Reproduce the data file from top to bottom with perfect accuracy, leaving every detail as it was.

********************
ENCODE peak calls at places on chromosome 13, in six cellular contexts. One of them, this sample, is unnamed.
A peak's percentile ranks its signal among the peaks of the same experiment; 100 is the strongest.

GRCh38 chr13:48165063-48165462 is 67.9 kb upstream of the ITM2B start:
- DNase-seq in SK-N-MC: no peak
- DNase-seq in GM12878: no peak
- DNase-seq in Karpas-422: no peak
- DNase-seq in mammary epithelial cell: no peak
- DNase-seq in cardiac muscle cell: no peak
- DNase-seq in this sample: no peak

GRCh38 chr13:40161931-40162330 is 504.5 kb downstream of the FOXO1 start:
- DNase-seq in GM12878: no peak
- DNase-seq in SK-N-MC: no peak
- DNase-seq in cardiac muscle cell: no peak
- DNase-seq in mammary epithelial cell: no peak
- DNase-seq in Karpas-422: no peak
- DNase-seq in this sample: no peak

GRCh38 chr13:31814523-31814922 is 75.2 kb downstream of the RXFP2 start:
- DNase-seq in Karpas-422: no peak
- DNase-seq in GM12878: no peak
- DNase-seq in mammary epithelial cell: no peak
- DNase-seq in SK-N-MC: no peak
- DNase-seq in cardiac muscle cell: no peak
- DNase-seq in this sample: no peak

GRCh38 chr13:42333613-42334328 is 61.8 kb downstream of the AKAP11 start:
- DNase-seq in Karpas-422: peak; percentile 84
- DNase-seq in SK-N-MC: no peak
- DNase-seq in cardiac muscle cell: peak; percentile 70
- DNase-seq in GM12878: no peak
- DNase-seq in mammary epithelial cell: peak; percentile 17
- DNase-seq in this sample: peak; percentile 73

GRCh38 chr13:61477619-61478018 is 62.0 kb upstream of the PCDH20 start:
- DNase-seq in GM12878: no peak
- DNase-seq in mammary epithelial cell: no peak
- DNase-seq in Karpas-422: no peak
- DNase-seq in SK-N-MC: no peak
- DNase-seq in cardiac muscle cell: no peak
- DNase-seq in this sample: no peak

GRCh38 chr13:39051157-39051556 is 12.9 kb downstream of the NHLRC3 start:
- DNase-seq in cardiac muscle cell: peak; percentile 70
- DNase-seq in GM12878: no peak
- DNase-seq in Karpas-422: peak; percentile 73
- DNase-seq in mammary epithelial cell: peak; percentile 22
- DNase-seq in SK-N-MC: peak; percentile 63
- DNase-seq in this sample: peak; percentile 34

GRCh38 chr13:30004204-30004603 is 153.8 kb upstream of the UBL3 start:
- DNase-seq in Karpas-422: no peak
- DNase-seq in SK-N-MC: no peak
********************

ENCODE peak calls at places on chromosome 13, in six cellular contexts. One of them, this sample, is unnamed.
A peak's percentile ranks its signal among the peaks of the same experiment; 100 is the strongest.

GRCh38 chr13:48165063-48165462 is 67.9 kb upstream of the ITM2B start:
- DNase-seq in SK-N-MC: no peak
- DNase-seq in GM12878: no peak
- DNase-seq in Karpas-422: no peak
- DNase-seq in mammary epithelial cell: no peak
- DNase-seq in cardiac muscle cell: no peak
- DNase-seq in this sample: no peak

GRCh38 chr13:40161931-40162330 is 504.5 kb downstream of the FOXO1 start:
- DNase-seq in GM12878: no peak
- DNase-seq in SK-N-MC: no peak
- DNase-seq in cardiac muscle cell: no peak
- DNase-seq in mammary epithelial cell: no peak
- DNase-seq in Karpas-422: no peak
- DNase-seq in this sample: no peak

GRCh38 chr13:31814523-31814922 is 75.2 kb downstream of the RXFP2 start:
- DNase-seq in Karpas-422: no peak
- DNase-seq in GM12878: no peak
- DNase-seq in mammary epithelial cell: no peak
- DNase-seq in SK-N-MC: no peak
- DNase-seq in cardiac muscle cell: no peak
- DNase-seq in this sample: no peak

GRCh38 chr13:42333613-42334328 is 61.8 kb downstream of the AKAP11 start:
- DNase-seq in Karpas-422: peak; percentile 84
- DNase-seq in SK-N-MC: no peak
- DNase-seq in cardiac muscle cell: peak; percentile 70
- DNase-seq in GM12878: no peak
- DNase-seq in mammary epithelial cell: peak; percentile 17
- DNase-seq in this sample: peak; percentile 73

GRCh38 chr13:61477619-61478018 is 62.0 kb upstream of the PCDH20 start:
- DNase-seq in GM12878: no peak
- DNase-seq in mammary epithelial cell: no peak
- DNase-seq in Karpas-422: no peak
- DNase-seq in SK-N-MC: no peak
- DNase-seq in cardiac muscle cell: no peak
- DNase-seq in this sample: no peak

GRCh38 chr13:39051157-39051556 is 12.9 kb downstream of the NHLRC3 start:
- DNase-seq in cardiac muscle cell: peak; percentile 70
- DNase-seq in GM12878: no peak
- DNase-seq in Karpas-422: peak; percentile 73
- DNase-seq in mammary epithelial cell: peak; percentile 22
- DNase-seq in SK-N-MC: peak; percentile 63
- DNase-seq in this sample: peak; percentile 34

GRCh38 chr13:30004204-30004603 is 153.8 kb upstream of the UBL3 start:
- DNase-seq in Karpas-422: no peak
- DNase-seq in SK-N-MC: no peak